First United Methodist Church - Wausau Wisconsin
Monday, May 29, 2017
Live and Share God's Love

From the Pastor's Desk

Jerry Morris



It’s been a long time since Rebecca and I moved. Now, Rebecca’s by nature pretty good at getting rid of things that we don’t use. Packrat she is not. But over 17 years, things have slipped under even her radar. So now we’re getting rid of a lot. For instance, about a quarter of the books in my office are going to the library book sale. Here are the criteria I’m using: (1) if I haven’t read it, can I imagine ever doing so? (2) if I have read it, was it worth the time? and (3) even if it was worth the time when I first read it, can I imagine ever wanting to look at it again, for any reason? If the answer to any of these questions is “no,” then out it goes. In other words: Is this something I’ve kept because it matters, or is this something I’ve kept out of habit?

I keep thinking that it would have been great if we had been more rigorous about sorting our possessions along the way. It would certainly make the moving process easier. But I also know that would never have happened. You see, two years ago, looking at the unwanted books on my shelf, my choice was: “Do I want to go to the trouble to get rid of this or should I just let it sit there?” Given that choice, leaving it untouched is way easier. Today, though, the choice is, “Do I want to get rid of this book or do I want to pack it in a box, load it in a truck, then unload it on the other end, unpack it, and replace it on a shelf?” When faced with the necessary turmoil of change, suddenly hanging on to a book that I will never look at feels like a terrible idea.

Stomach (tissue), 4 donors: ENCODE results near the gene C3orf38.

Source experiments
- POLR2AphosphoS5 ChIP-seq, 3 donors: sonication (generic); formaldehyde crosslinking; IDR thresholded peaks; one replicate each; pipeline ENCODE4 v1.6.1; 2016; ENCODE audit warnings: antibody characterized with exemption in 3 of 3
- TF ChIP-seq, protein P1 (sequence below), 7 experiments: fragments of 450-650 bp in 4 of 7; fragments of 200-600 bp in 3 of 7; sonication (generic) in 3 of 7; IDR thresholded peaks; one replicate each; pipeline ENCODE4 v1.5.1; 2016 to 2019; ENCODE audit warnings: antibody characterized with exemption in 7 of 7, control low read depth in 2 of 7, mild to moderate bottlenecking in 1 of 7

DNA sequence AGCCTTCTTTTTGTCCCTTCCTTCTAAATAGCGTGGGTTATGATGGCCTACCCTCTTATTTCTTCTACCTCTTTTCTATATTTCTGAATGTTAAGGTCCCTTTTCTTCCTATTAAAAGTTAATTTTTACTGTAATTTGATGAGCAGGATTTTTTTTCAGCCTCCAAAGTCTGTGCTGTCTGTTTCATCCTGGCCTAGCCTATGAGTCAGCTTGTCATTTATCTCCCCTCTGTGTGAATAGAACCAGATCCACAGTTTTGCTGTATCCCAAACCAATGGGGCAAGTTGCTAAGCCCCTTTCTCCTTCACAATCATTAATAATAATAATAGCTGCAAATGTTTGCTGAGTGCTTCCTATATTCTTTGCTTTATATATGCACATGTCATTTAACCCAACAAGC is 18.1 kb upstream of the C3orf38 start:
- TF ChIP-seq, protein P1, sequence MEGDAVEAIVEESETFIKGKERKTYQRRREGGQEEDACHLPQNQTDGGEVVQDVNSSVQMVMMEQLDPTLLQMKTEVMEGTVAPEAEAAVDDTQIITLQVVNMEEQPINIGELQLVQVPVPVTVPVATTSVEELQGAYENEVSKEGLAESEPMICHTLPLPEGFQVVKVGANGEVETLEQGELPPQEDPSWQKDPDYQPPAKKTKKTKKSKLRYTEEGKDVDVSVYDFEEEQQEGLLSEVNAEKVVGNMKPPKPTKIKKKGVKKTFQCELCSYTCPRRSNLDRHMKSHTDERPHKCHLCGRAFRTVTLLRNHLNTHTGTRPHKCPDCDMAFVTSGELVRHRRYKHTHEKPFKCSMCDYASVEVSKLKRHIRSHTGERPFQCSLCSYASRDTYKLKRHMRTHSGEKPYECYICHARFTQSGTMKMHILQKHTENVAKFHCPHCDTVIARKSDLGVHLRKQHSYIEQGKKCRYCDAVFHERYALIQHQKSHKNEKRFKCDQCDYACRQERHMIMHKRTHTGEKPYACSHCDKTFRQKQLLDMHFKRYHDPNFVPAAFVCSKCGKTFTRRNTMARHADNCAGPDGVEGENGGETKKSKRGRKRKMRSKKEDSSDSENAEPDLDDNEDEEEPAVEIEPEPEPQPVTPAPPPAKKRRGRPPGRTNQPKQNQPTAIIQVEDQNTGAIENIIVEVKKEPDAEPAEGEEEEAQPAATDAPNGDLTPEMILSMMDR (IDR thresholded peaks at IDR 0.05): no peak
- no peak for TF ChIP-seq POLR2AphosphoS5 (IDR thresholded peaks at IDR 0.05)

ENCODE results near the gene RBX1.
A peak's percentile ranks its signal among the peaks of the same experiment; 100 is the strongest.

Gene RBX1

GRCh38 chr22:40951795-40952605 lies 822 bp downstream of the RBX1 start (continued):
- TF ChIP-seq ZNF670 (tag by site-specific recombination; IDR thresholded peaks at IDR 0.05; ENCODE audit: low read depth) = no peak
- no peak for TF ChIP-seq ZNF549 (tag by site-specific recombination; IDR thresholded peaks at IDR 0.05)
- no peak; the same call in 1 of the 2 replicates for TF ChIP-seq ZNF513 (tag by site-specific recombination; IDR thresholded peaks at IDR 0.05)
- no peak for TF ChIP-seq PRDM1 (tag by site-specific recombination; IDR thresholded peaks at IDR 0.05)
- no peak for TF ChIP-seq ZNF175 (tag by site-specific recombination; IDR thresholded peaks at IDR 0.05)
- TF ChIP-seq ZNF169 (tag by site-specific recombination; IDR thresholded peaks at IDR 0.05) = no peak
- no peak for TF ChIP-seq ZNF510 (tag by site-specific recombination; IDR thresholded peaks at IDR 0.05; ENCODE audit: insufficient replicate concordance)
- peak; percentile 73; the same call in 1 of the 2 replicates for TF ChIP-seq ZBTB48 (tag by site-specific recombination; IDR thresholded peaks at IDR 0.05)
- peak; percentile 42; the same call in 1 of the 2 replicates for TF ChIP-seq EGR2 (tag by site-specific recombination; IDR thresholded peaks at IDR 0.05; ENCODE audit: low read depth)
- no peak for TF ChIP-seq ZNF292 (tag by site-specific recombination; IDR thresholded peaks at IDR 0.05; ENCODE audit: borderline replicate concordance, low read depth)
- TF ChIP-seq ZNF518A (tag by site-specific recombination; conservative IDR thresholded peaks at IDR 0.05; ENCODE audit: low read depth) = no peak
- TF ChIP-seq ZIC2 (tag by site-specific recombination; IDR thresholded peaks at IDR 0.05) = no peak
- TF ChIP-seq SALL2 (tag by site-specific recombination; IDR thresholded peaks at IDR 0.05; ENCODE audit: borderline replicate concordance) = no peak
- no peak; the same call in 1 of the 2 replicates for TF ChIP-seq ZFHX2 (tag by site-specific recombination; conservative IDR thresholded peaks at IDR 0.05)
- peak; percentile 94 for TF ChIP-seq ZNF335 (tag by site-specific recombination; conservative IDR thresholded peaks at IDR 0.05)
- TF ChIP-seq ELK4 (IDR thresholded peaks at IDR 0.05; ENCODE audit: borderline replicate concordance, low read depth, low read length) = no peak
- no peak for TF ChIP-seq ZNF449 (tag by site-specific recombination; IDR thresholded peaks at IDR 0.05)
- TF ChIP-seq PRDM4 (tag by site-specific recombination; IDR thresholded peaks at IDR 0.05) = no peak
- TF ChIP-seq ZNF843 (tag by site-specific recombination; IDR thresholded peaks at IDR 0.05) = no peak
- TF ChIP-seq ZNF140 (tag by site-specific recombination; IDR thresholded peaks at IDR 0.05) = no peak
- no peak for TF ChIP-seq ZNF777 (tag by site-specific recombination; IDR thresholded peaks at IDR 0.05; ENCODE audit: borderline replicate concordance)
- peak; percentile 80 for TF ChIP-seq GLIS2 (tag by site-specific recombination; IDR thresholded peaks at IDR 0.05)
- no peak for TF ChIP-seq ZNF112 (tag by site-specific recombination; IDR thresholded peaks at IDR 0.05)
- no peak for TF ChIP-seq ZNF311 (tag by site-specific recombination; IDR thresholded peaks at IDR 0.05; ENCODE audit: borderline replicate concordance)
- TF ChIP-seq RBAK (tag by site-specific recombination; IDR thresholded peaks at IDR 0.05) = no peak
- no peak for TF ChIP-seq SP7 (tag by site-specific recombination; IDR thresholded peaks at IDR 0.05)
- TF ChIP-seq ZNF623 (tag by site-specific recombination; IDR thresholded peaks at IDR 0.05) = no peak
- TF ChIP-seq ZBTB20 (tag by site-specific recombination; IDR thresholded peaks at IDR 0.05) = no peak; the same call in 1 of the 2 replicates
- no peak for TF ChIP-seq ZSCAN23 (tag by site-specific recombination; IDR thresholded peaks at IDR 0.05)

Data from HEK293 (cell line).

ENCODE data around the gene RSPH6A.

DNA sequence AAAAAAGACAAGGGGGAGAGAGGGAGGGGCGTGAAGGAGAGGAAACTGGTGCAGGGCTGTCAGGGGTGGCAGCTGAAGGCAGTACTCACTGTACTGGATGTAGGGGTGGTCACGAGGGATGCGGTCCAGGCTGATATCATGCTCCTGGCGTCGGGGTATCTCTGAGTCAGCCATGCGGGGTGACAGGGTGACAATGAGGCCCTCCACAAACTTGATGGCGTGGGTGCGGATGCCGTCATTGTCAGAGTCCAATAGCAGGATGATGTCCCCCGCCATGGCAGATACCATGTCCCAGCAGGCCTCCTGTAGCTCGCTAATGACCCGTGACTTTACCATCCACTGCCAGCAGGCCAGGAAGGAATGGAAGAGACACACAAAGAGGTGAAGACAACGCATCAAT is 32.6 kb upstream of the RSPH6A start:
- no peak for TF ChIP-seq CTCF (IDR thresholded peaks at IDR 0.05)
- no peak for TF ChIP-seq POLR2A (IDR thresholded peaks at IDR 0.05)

This is why change is good, painful as it is. It takes away the easy option of “Oh, just let it slide a while longer” and forces us to reexamine our lives. Every now and then, we need to ask ourselves how much of what we have is really important and how much has just been too much bother to get rid of.

This congregation is entering a time of transition, too. As you will have heard by now, in July you will welcome a new pastor, Jayneann McIntosh. One of the first things that many of you will notice about Jayneann is that she is not Jerry Morris. In fact, to the best of my knowledge, she has never had the slightest desire to be Jerry Morris. (This is a good thing, by the way. All the smartest people I know don’t want to be Jerry Morris.)

But what this does mean is that Jayneann will be, yes, different. She will represent change. There is no way that a pastoral transition can take place without disruption, and our first response to difference, change, and disruption is generally to resist it. Before you do that, here is my challenge to you: Ask yourself these questions: (1) this thing that has been changed, is it something that I had ever noticed before? (2) if I had noticed it, was it something that was genuinely meaningful to me? and (3) even if I found it meaningful, is it something I really believe has to be done that way forever? If the answer to any of these three questions is “no,” then let it go. Simply: Is this something we have done this way because it matters, or is this something we have done this way out of habit?

So I’m still sorting my stuff. Some of it I will want to keep. Some I hadn’t thought about in years, but now that I’m thinking about it, I realize isn’t worth keeping. Sorting is a good thing, wouldn’t you say?

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